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textures described above are thought to be produced as a result of boiling. At

temperatures =340°C, the solubility of quartz decreases with both decreasing pressure

and decreasing temperature (Fournier, 1985). Shallow hydrothermal systems such as

those associated with epithermal deposits often experience repeated episodes of sealing

and fracturing during the lifetime of the system, as evidence by abundant brecciation and

broken crystals in epithermal systems. Hydraulic fracturing and the concomitant pressure

drop may cause the fluid to boil (or “flash” to steam). When this occurs the temperature

also decreases owing the large heat of vaporization of water. As a result, the originally

silica-undersaturated fluid may achieve high degrees of silica supersaturation, leading to

the precipitation of amorphous silica with a colloform texture. With time, the amorphous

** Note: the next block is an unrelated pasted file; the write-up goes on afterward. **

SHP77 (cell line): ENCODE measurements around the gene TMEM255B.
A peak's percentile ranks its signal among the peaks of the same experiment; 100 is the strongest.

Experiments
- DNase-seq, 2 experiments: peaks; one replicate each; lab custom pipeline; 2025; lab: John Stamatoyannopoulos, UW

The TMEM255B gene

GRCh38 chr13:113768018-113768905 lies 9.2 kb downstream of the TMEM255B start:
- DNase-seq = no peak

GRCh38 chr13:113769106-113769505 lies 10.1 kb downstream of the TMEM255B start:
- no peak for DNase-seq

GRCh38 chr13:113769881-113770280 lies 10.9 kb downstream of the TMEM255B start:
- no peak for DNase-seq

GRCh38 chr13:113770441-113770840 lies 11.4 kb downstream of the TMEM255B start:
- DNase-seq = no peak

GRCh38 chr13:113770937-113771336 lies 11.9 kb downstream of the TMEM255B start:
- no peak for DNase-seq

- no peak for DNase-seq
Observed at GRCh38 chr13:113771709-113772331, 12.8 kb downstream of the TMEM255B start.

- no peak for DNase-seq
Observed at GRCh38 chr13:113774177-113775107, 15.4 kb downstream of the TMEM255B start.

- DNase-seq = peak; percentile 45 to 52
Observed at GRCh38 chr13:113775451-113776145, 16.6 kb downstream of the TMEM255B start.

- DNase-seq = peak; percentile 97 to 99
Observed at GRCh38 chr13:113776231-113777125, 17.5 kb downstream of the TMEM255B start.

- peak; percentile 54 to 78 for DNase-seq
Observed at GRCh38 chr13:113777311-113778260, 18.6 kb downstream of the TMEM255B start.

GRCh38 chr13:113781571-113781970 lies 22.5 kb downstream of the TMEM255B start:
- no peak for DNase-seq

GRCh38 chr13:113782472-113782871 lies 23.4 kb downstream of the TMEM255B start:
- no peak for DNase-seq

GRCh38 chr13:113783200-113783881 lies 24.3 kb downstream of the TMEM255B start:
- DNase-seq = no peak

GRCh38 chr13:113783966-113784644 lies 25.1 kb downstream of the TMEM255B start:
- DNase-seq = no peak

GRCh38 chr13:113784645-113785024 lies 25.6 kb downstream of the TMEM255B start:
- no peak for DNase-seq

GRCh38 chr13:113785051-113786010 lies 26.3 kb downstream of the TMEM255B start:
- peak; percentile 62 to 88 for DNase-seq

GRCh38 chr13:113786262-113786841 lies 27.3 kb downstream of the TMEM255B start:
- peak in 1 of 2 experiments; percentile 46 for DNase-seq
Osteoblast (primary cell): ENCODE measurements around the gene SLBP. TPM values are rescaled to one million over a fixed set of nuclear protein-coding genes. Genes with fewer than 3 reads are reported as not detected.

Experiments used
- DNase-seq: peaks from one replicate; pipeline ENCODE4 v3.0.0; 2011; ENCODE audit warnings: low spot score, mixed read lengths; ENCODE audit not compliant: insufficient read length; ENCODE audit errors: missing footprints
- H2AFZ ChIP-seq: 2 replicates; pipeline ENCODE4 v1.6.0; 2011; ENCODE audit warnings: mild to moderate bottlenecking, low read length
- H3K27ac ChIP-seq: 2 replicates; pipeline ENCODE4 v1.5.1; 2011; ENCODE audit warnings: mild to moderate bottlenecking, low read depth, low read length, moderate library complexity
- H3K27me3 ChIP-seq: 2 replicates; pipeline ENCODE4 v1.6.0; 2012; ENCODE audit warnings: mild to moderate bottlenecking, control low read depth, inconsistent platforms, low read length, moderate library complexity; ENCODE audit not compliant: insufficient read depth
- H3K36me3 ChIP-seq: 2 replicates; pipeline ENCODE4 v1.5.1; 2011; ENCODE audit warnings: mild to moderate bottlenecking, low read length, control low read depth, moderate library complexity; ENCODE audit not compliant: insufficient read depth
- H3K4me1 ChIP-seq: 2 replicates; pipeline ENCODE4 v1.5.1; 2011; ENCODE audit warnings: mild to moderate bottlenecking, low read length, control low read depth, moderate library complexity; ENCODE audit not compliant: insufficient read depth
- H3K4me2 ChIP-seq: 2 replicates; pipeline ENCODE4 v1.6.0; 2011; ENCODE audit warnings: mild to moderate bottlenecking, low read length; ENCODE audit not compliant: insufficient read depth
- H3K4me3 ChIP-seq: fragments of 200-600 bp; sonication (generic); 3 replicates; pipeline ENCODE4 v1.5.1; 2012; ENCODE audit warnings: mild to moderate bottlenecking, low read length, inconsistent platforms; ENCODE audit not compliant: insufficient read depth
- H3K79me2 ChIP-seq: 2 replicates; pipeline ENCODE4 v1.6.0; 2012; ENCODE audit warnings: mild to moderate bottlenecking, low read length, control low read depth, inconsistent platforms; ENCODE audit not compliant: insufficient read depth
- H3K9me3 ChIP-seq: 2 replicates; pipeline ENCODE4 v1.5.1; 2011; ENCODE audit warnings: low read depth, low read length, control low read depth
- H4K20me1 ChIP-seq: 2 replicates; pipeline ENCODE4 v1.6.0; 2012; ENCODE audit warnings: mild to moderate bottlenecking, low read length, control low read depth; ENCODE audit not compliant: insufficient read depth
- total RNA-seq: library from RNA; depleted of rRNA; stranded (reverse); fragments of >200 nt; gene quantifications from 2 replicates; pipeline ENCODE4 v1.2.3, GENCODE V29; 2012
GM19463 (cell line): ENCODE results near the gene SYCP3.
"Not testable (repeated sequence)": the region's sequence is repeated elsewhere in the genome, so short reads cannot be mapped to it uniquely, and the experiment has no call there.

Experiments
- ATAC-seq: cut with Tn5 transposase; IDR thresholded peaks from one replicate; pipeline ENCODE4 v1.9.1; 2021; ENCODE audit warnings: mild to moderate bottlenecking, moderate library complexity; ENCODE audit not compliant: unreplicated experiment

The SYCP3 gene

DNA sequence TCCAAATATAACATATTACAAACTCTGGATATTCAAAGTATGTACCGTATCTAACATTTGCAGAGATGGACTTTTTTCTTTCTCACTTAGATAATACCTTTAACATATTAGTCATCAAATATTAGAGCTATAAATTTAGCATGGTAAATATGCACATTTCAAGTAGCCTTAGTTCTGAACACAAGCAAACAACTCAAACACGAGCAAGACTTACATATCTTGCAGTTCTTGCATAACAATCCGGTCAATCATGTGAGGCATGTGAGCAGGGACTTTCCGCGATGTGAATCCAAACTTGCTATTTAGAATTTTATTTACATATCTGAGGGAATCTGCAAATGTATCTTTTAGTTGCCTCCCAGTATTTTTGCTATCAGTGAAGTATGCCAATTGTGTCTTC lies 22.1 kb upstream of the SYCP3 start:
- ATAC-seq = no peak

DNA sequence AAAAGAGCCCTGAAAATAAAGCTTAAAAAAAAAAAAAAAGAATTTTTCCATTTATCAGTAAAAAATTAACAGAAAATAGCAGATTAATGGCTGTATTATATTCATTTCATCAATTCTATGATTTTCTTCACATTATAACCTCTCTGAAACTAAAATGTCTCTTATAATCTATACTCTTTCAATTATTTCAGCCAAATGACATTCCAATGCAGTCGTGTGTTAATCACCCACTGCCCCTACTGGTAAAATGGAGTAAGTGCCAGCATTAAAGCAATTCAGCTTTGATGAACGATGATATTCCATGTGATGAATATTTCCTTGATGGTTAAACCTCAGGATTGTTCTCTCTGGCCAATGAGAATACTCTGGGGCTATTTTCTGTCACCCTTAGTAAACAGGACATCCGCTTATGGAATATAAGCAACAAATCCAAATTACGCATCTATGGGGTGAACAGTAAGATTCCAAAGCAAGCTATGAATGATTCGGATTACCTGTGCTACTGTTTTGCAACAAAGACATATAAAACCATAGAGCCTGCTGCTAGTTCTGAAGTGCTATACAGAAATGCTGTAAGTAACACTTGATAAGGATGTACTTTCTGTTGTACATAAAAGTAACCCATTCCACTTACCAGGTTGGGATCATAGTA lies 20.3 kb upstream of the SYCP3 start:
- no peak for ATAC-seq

silica may recrystallize to chalcedonic silica and/or quartz (Fournier, 1985) to produce

many of the textures observed in this study. For example, jigsaw texture quartz,

characterized by equant, anhedral interlocking grains is thought to indicate crystallization

from gelatinous amorphous silica that precipitated from a solution very supersaturated in

silica (Fournier, 1985).

Those textures observed here that are thought to be produced directly by

precipitation from supersaturated solutions, or by crystallization of chalcedony or quartz

from original amorphous silica, include jigsaw (Fig. 7A), feathery (Fig. 7B), flamboyant

(Fig. 7C), plumose (Fig. 7D), colloform (Fig. 7G), colloform banded plumose (Fig. 7H),

colloform banded jigsaw (Fig. 7I), crustiform quartz (Fig. 7L), moss (Fig. 7N) and ghost-

sphere (Fig. 7R). Similarly, lattice bladed calcite (Fig. 7F), lattice-bladed calcite replaced

by quartz (Fig. 7Q) and pseudo-acicular quartz after calcite (Fig. 7P) are also textures

associated with boiling fluids. In each sample, the presence of these textures has been


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